The tradition of bringing evergreen branches into our homes in winter is an ancient one, shared by Egyptians, Druids, & Romans. The evergreen needles or leaves symbolized everlasting life and the warmer, more plentiful seasons, while the depths of the cold winter were all around them.
Trees coming into the home to celebrate Christmas probably began with the German religious reformer Martin Luther in the 1500s. As the story goes, he started the tradition of lighting the tree to celebrate the birth of Jesus after seeing a beautiful evergreen dusted with snow in the moonlight of a Christmas Eve. The tradition supposedly came to America in the early 1800’s with German or Hessian immigrants.
It didn’t become a widespread practice until the mid to late 1800’s when Mark Carr, a farmer in the Catskills of New York, took a big gamble and brought a cartload into New York City. He sold out and could have sold many more. Then, by 1920 or so, almost every Christian family had one at Christmastime. These days, supposedly over 30 million real Christmas trees are sold in the U.S. each year.
Whether you choose a cut or a living tree, years of care have gone into providing you with a thick, symmetrical tree. Cut trees are grown in tree farms around the country, instead of being harvested in the wild, like they were when the tradition started. A tree will take five to sixteen years to reach perfect “christmastreeness “, with constant pruning and care. Balled and burlapped trees, or B&B trees, have a similar beginning to life, but with the extra care in preserving the roots, the cost of the final product is of course, higher. With a living tree however, you have more than a lifetime of enjoyment as you watch it grow.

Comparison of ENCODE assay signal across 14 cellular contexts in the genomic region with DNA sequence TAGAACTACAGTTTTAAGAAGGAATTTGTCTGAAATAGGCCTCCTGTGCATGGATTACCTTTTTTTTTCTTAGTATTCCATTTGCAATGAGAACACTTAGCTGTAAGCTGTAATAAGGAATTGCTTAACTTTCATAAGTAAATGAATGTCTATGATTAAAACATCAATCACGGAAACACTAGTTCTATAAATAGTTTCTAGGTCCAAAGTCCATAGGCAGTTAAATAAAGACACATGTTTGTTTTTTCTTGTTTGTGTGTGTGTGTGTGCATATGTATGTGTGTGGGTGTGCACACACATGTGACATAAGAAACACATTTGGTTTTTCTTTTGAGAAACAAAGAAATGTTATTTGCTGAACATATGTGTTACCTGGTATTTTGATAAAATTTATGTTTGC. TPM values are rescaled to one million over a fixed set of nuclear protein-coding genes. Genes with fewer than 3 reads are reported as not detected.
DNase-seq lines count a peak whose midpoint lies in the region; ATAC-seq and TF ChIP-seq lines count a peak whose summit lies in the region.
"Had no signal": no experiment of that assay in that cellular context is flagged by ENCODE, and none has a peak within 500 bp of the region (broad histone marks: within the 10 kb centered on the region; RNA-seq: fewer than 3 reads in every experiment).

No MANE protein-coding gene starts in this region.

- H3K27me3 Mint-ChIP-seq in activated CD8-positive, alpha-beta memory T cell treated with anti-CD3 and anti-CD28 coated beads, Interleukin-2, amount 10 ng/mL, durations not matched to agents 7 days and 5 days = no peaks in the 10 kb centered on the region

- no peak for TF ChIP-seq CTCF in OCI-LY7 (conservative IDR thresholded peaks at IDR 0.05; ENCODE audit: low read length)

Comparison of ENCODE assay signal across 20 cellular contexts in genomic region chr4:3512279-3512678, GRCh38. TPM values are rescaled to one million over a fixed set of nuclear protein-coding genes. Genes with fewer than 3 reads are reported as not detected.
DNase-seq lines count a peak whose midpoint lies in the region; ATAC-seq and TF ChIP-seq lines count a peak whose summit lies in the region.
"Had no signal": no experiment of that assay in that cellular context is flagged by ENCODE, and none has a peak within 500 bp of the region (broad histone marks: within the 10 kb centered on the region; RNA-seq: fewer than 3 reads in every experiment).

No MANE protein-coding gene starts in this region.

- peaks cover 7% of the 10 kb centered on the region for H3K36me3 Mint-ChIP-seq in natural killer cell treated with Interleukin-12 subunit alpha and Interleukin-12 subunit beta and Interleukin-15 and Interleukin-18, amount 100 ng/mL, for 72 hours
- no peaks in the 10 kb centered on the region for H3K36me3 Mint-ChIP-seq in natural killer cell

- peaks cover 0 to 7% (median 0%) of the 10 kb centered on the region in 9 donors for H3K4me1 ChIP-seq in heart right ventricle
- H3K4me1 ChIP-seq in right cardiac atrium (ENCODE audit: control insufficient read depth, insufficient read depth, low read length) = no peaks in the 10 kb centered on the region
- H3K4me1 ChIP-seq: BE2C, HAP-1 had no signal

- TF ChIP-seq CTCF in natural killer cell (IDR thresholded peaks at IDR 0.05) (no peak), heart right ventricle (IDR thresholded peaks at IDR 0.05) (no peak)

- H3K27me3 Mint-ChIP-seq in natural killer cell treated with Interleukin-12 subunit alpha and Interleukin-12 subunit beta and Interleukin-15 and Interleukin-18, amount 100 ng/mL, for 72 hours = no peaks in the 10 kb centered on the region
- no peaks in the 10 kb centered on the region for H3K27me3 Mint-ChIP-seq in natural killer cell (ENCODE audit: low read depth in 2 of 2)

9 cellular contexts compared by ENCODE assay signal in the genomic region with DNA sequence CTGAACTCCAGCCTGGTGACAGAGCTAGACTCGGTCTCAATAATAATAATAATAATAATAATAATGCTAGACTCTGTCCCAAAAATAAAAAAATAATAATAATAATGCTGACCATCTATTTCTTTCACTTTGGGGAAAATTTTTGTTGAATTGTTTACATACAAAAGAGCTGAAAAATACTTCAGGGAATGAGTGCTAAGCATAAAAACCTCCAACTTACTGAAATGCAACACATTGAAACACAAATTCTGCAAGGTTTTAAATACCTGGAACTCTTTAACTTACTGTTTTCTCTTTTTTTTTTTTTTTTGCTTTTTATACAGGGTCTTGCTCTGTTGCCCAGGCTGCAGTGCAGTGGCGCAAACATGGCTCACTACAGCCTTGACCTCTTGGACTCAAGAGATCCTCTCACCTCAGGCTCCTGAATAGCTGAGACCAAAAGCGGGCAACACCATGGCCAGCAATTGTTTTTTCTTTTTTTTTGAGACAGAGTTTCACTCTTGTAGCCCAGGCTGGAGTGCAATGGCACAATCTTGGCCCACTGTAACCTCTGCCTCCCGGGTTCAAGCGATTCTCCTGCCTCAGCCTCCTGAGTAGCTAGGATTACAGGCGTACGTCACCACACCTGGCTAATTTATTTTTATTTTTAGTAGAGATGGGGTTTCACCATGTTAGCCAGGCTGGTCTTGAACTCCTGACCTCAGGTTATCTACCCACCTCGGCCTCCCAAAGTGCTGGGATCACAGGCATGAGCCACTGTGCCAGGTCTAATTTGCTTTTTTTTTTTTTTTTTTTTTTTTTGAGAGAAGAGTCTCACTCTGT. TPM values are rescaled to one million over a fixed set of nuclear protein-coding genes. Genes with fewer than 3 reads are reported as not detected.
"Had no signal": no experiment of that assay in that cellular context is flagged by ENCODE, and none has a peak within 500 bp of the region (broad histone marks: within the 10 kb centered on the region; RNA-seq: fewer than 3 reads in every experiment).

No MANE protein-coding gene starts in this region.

The most common B&B trees in our area are the Douglas fir, Blue Spruce, and Norway Spruce. When buying a live tree, make sure you have the planting spot picked out early. Choose a tree that will thrive with the amount of sun you can provide it with, and make sure you dig the hole before the ground has frozen. These trees do much better if brought in the home for only a week or two, and then plant them in the ground, cover with soil that has been kept from freezing, and water well. If possible, acclimate your tree to the outdoors by moving it to a protected area, such as a garage, for a week or so before planting, as sudden temperature changes can cause stress and needle drop.
If you have chosen a cut tree, there are a few uses for it even after you’ve dragged it out of your home. Stand it in the yard for birds to hide in, chop branches off and lay them over your perennial beds or pieces of statuary for winter protection, or chop and recycle them into mulch.
Jodie MacKenn Bross